Could Apple's Scott Forstall Replace Steven Sinofsky As Microsoft's New Windows Chief?
By Dave Smith | November 15, 2012 4:34 AM EST
It's been a tough month for top tech executives. After Apple pushed out its newly-hired retail head John Browett and its longtime iOS chief Scott Forstall at the end of October, Microsoft followed suit on Nov. 12, announcing in a press release that its president of Windows, Steven Sinofsky, would be leaving the company just two weeks after the successful launch of Windows 8.
With the exception of Browett -- it's widely believed the former Dixons CEO wasn't the right choice for Apple in the first place -- many are still shellshocked by the news that Forstall and Sinofsky, two highly respected creative minds at their respective companies, will be leaving their longtime posts.
While the departures of Sinofsky and Forstall are different in many ways -- Forstall will stay with Apple as an advisor before leaving sometime next year, while Sinofsky's leave was "effective immediately" -- there are some similarities. For instance, both men were considered to be among the top creative talents, and furthermore, many employees believed these two men could have eventually led Apple and Microsoft due to their "relentlessly aggressive" styles somewhat evocative of the late Steve Jobs, who was similarly known to be the bristly creative type.
It's not yet certain what ventures Sinofsky and Forstall may pursue now that they've left the world's two largest technology companies, but in an email to Microsoft staffers, Sinofsky at least got to explain that his decision to leave "was a personal and private choice that in no way reflects any speculation or theories one might read." Meanwhile, Forstall's departure is widely considered to be an ouster by top company executives, and his motivation is less certain.
Sinofsky might want to take a vacation -- he was probably going to take one after the launch of Windows 8 anyway -- but what should Forstall do?
Here's an idea: If Apple doesn't want Forstall's expertise on its mobile software anymore, Microsoft is looking for a new head for Windows…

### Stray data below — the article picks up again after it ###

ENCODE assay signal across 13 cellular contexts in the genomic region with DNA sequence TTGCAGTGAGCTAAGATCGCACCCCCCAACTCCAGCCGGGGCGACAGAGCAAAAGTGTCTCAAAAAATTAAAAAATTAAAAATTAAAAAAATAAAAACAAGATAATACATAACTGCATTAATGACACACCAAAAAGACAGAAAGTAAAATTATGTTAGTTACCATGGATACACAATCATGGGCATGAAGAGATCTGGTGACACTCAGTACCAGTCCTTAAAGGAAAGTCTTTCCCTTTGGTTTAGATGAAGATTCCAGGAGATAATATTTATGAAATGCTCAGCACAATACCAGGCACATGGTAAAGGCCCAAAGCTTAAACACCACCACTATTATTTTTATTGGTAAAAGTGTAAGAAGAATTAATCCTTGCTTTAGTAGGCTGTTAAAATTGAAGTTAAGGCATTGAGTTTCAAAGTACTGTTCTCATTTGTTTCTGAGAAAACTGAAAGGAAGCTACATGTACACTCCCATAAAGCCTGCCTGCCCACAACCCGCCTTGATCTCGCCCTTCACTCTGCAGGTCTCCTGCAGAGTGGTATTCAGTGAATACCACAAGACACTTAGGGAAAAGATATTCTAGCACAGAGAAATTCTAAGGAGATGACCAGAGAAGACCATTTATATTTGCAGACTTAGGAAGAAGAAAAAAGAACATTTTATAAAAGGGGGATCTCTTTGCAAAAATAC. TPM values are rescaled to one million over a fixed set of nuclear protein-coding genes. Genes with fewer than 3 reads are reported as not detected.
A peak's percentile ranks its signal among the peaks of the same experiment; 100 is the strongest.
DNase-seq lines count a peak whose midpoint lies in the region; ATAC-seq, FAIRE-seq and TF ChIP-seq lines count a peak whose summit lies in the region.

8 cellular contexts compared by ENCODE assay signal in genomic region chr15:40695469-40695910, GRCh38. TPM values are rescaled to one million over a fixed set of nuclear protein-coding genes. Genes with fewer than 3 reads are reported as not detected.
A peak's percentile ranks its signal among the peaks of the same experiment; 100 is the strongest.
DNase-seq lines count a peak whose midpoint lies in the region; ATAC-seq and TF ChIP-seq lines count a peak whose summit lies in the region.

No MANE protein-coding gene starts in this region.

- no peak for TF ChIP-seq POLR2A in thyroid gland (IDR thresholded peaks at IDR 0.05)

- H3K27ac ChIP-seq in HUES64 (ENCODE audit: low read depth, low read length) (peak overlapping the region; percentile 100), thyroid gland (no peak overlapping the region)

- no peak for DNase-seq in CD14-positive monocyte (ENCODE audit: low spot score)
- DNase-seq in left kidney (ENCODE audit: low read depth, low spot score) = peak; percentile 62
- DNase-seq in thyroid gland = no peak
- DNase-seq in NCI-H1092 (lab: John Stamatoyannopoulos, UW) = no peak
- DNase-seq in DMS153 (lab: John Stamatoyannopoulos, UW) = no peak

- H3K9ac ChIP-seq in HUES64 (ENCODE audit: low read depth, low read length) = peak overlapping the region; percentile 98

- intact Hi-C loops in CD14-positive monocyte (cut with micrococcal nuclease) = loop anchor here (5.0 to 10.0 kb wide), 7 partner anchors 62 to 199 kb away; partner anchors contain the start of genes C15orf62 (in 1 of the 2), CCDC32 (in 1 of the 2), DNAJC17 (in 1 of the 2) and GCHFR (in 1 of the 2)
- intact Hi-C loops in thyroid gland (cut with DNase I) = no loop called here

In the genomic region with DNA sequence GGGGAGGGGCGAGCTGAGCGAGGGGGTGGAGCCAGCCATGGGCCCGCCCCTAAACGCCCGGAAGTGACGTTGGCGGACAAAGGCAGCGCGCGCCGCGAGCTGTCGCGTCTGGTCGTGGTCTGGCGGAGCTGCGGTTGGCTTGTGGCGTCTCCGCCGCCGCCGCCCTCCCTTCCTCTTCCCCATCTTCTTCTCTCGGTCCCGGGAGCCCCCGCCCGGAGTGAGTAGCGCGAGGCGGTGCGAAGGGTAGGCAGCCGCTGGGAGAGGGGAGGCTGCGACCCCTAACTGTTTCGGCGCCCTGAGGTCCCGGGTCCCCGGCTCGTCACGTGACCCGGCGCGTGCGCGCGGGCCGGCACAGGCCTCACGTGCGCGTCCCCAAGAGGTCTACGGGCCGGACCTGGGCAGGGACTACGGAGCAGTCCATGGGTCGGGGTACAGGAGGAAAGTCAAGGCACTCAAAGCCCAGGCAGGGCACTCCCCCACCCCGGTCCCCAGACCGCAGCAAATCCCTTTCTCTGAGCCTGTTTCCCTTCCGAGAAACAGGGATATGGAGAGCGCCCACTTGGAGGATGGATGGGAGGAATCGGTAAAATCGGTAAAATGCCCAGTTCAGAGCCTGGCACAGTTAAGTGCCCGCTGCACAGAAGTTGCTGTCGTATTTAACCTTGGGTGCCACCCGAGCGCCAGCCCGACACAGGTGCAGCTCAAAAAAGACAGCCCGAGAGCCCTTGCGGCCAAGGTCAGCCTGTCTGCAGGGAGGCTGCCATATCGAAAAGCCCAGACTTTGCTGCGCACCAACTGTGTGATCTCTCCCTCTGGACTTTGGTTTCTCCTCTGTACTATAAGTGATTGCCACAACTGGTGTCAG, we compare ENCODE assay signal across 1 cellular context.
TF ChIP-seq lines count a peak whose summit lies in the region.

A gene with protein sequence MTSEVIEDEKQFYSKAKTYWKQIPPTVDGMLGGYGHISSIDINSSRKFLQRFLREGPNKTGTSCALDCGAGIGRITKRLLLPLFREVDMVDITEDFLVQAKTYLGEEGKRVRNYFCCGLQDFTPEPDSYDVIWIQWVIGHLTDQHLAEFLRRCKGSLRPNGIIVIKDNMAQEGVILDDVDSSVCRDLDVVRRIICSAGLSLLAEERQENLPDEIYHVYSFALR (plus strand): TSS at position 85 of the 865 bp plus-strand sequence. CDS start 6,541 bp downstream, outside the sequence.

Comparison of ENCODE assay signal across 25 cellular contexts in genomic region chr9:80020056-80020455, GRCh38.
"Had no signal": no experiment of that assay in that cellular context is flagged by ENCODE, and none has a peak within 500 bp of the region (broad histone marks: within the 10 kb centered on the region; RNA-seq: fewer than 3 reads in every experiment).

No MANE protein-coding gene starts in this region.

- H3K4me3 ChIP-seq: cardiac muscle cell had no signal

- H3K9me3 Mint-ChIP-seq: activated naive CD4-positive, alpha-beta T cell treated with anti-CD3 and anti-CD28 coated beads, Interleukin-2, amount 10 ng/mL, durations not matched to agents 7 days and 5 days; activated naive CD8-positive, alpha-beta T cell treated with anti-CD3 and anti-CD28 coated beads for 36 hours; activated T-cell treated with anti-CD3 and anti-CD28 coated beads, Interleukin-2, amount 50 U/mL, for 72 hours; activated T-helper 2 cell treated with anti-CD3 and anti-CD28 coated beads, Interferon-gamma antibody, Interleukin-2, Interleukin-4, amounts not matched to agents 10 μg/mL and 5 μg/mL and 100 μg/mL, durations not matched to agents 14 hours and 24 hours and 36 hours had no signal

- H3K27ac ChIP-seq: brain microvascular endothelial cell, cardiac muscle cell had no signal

Sure, there are a few main reasons why Microsoft shouldn't consider Forstall. After all, he's an Apple guy, and the philosophies at Apple and Microsoft are quite a bit different. Add that to the fact that Forstall has a similarly aggressive management style like Sinofsky, and it's quite likely that Bill Gates and CEO Steve Ballmer wouldn't want to hire a guy they'd have to stifle. They want a "team player."
However, if Forstall could come to an agreement with Gates and Ballmer to work in harmony with Microsoft staffers, he could be a major asset. Not only does he have experience designing the most popular mobile interface on the planet, but he also has the experience and knowledge from working at Apple, and probably knows a great deal of trade secrets Microsoft would be keen to capitalize on.
And if it wasn't clear by now, Forstall really is his own sort of genius. He may be a bulldozer like many Apple employees have mentioned anecdotally, but he's incredibly smart and talented. Many employees even said Forstall was the closest approximation to Steve Jobs that Apple had left. He graduated from Stanford University with two degrees in two years and was immediately picked out and hired by Steve Jobs when he was working at NeXT. Forstall was transferred over to Apple when the company purchased NeXT in 1997 and was promoted to senior VP in 2003.
Now that Forstall is nearly done at Apple, he will have an important decision to make, given his youth and status. He will eventually sign onto a new venture, but which? If he truly admired Steve Jobs -- and I believe he did, and still does -- he likely won't accept any kind of job working for Google, given Jobs' "thermonuclear" hatred for Android, Google's mobile OS.
Where else could he go? He could do what Jobs did, which would be start his own company (this is possible), but I'm sure Forstall would enjoy being able to step into a similar leadership position at another company and lead a new team of engineers. Forstall is a passionate man, and if Microsoft believes he could contribute in a meaningful way (and be tamed while doing so), they would be smart to hire him.
To contact the editor, e-mail: